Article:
Editorial Note: This is part of a regular series that shares notable and perhaps surprising facts that pertain to religion. Some amusing, others shocking. Many of them will correct misinformation that various religious groups like to spread, and / or reveal things they like to hide. A few of them might perhaps reframe people’s understanding about certain topics. Also, if you have any issues with what I’ve written here, please visit my caveats page.
Perhaps you’ve heard the Bible story of the deliverance of the Israelites from Egyptian enslavement. God brings it up several times in reference to Himself, during significant occasions. For example, God starts the original Ten Commandments by saying, “I am the LORD your God, who brought you out of the land of Egypt, out of the house of bondage.” (Exodus 20:2)
If you aren’t familiar with the tale, you can find a synopsis of the story, as it’s usually told, in any of thousands of places online, such as here. Please take a few minutes to read one, then come back.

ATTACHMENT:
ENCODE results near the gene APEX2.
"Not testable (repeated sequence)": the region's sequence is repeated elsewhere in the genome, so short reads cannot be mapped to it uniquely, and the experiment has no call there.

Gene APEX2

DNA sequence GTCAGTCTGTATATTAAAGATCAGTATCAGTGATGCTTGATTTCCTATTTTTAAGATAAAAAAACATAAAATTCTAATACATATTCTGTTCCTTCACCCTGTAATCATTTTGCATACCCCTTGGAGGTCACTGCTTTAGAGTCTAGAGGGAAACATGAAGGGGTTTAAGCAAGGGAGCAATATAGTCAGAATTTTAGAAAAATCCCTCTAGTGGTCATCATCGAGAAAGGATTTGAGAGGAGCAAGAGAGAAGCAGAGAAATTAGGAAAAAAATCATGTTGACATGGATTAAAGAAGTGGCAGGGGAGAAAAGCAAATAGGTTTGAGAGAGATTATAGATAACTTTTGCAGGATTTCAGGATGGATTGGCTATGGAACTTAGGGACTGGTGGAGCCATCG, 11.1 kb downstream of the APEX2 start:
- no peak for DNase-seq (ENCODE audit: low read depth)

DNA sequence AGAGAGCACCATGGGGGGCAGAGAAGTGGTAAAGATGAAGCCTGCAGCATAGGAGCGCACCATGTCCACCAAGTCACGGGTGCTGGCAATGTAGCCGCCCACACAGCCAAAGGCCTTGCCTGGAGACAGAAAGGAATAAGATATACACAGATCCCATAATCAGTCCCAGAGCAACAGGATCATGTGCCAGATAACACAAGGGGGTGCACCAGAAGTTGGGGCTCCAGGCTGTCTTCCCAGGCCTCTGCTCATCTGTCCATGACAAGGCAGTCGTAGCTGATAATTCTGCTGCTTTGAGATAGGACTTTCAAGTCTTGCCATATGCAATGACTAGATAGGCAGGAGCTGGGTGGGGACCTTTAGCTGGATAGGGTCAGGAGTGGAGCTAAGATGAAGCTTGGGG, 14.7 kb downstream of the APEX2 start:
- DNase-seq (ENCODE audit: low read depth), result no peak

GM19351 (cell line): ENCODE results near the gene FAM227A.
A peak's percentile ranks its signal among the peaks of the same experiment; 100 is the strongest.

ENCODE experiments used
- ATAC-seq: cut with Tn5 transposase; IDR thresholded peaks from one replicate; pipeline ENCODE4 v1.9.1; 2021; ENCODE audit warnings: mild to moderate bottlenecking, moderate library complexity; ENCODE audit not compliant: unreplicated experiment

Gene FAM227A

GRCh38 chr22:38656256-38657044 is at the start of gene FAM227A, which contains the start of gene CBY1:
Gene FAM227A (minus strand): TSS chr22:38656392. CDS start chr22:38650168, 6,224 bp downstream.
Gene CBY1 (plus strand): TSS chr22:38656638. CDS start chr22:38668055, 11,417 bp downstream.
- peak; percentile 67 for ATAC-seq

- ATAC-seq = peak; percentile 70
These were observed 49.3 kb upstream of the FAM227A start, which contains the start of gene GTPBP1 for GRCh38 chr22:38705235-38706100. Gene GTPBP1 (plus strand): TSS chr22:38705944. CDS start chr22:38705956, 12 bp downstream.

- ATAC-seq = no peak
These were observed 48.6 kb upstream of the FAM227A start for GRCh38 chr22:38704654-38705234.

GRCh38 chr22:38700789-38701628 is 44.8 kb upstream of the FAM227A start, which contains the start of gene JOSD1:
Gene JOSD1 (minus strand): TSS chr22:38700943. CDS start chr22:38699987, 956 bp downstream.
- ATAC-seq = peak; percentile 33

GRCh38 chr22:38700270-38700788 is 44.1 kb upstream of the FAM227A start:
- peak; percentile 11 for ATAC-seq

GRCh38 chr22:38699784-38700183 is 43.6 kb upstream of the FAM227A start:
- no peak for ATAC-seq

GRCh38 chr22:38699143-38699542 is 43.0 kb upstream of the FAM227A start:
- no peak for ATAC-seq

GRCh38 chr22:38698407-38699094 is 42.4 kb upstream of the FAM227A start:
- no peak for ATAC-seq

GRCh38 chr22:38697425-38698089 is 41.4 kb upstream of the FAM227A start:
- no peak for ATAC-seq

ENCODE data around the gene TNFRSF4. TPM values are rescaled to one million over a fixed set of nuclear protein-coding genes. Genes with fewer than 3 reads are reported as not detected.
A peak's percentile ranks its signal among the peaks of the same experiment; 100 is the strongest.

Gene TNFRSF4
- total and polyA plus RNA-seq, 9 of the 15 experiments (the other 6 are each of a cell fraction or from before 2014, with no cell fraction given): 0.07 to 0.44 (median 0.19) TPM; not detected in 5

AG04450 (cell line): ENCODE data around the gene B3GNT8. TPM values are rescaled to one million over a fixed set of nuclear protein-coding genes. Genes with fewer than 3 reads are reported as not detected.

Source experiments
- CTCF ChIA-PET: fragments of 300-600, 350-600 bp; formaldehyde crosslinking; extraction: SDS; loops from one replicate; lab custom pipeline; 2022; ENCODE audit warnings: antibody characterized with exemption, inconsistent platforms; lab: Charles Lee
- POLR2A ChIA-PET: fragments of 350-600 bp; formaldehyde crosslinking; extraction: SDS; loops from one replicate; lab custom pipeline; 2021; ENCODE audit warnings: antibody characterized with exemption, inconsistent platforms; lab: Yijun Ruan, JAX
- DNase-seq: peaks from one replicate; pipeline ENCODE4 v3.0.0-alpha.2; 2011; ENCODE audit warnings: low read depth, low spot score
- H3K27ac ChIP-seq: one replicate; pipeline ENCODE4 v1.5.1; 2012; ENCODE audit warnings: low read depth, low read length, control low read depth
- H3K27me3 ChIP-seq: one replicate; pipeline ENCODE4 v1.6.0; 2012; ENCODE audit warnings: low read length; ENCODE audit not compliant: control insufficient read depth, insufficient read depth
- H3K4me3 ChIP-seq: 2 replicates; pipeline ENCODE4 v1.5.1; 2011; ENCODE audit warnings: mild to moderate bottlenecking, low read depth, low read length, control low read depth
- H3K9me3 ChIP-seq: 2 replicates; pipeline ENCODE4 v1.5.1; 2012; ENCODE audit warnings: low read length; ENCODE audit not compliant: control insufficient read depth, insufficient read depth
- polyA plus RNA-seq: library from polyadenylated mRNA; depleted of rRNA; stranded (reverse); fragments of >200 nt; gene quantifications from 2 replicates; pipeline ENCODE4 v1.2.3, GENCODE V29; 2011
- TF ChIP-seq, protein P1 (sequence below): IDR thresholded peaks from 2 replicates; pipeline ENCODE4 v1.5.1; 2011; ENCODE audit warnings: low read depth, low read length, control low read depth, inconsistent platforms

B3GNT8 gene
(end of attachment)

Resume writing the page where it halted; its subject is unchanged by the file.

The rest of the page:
For today, I won’t dwell on God delivering the Israelites into more than 400 years of slavery before he later delivered them out from slavery. (Genesis 15:13) And I won’t dwell on the fact that there are no indications whatsoever outside of the Bible, no corroborating archeological findings and historical records, backing up that the Egyptians ever enslaved the Israelites, or that the Israelites spent forty years wandering in the desert, or that Moses even existed at all. Nor will I dwell on the fact that the first plague, leaving no water to drink in all of Egypt, would’ve killed all the people and animals in the country from the outset, ending the story. Nor shall I dwell upon on the fact that the livestock which the story explicitly says were all killed by the fifth plague were shortly thereafter explicitly killed a second time by the seventh plague, and then the firstborn amongst those twice-dead livestock were explicitly killed yet a third time by the tenth plague. We’ll save all such topics for another day.